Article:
Green logistics is quickly gaining importance throughout logistics and supply chain management. Donors and host nations are becoming more aware of environmental issues. Simultaneously, international "green" legislation is being introduced and applied world-wide to all aspects of business including humanitarian supply chains.
This topic aims to introduce logisticians to green logistics aspects and considerations and encourage them to think in "green" terms, to highlight the challenges and to indicate some advantages.
Green logistics in the context of humanitarian logistics encourages all stakeholders to consider the impact of their actions on the environment. The main objective of green logistics is to coordinate the activities within a supply chain in such a way that beneficiary needs are met at "least cost" to the environment. It is a principal component of reverse logistics. In the past “cost” has been defined in purely monetary terms, whereas "cost" can now also be understood as the external costs of logistics associated with: climate change, air pollution, dumping waste (including packaging waste), soil degradation, noise, vibration and accidents.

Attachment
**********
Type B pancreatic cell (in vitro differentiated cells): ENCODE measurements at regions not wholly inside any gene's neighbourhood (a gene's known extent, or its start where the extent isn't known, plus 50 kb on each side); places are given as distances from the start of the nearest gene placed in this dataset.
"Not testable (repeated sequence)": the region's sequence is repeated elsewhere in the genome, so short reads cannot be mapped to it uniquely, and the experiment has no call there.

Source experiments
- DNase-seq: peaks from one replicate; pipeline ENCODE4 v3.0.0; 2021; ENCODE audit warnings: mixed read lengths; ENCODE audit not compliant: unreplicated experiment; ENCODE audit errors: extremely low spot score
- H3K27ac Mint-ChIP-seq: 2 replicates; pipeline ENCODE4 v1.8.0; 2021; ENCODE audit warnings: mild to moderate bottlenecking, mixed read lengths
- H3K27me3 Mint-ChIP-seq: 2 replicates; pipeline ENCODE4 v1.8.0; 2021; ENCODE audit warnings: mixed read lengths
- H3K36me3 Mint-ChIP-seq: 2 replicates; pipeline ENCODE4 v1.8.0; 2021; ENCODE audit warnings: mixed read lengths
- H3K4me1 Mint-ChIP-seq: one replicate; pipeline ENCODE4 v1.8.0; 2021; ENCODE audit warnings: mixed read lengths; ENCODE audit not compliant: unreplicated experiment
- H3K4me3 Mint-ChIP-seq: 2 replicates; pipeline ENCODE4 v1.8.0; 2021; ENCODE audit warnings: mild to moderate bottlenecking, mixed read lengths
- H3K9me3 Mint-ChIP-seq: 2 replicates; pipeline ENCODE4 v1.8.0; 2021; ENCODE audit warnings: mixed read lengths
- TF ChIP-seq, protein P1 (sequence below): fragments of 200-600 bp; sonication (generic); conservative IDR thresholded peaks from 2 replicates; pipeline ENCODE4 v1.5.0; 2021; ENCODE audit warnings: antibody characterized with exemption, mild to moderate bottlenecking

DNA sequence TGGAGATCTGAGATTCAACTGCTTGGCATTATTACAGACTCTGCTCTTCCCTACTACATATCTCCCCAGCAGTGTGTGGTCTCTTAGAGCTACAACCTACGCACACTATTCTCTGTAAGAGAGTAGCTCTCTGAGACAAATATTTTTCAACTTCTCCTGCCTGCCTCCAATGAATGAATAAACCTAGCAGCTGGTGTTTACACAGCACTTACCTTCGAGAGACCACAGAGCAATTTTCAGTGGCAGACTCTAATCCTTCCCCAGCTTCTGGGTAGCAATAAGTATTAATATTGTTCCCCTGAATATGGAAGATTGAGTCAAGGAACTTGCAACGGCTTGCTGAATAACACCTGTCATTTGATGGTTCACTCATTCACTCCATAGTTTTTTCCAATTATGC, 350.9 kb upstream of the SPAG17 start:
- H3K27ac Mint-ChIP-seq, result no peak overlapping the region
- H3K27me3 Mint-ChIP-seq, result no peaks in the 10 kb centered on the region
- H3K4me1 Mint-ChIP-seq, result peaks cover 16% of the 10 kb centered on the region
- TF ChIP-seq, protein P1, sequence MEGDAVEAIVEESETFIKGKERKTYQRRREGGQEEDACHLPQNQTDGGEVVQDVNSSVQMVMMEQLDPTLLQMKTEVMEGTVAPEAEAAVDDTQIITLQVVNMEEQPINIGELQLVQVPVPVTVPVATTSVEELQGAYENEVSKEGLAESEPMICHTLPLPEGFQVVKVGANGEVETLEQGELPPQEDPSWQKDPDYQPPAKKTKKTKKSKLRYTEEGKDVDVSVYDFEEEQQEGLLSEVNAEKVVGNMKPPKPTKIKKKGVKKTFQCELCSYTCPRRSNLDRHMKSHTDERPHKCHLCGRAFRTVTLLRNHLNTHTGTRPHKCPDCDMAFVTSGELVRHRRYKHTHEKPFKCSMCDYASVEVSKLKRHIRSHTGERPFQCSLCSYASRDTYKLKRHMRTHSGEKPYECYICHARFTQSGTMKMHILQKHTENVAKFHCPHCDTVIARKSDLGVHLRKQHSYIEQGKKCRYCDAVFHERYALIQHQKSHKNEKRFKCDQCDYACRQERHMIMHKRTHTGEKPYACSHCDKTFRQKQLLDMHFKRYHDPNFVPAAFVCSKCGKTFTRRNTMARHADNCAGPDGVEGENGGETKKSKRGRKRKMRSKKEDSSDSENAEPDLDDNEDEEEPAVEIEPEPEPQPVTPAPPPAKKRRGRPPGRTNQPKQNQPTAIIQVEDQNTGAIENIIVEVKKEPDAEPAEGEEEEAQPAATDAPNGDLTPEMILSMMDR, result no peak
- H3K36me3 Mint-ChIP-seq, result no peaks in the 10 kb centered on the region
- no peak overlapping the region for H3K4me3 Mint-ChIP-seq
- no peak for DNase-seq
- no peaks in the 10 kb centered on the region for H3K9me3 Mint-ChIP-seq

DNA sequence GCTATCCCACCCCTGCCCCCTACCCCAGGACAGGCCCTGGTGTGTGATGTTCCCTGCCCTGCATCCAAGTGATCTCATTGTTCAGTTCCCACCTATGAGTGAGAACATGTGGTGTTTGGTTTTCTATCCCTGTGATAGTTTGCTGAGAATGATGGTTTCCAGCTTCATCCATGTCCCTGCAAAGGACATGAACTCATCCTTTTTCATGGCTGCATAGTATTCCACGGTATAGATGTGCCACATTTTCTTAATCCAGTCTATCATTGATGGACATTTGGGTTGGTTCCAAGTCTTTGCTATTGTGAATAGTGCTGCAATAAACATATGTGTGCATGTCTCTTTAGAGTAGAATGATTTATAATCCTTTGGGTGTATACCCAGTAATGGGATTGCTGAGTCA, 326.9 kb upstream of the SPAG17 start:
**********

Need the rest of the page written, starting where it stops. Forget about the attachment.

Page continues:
Protecting the environment is especially important in humanitarian logistics, because often a degraded environment (due to conflict, natural disasters or over-use) is one of the reasons a beneficiary community is in need of humanitarian assistance.
Diagram 1: Where-as cost
Green or sustainable logistics is concerned with reducing environmental and other negative impacts associated with the movement and distribution of supplies. Green supply chains seek to reduce negative environmental impact by redesigning sourcing/distribution systems and managing reverse logistics to eliminate inefficiencies.
For example, logistics deals with packaging of materials. Packaging represents one of the greatest challenges to environmentally friendly logistics while at the same time being vital in shipping and storage.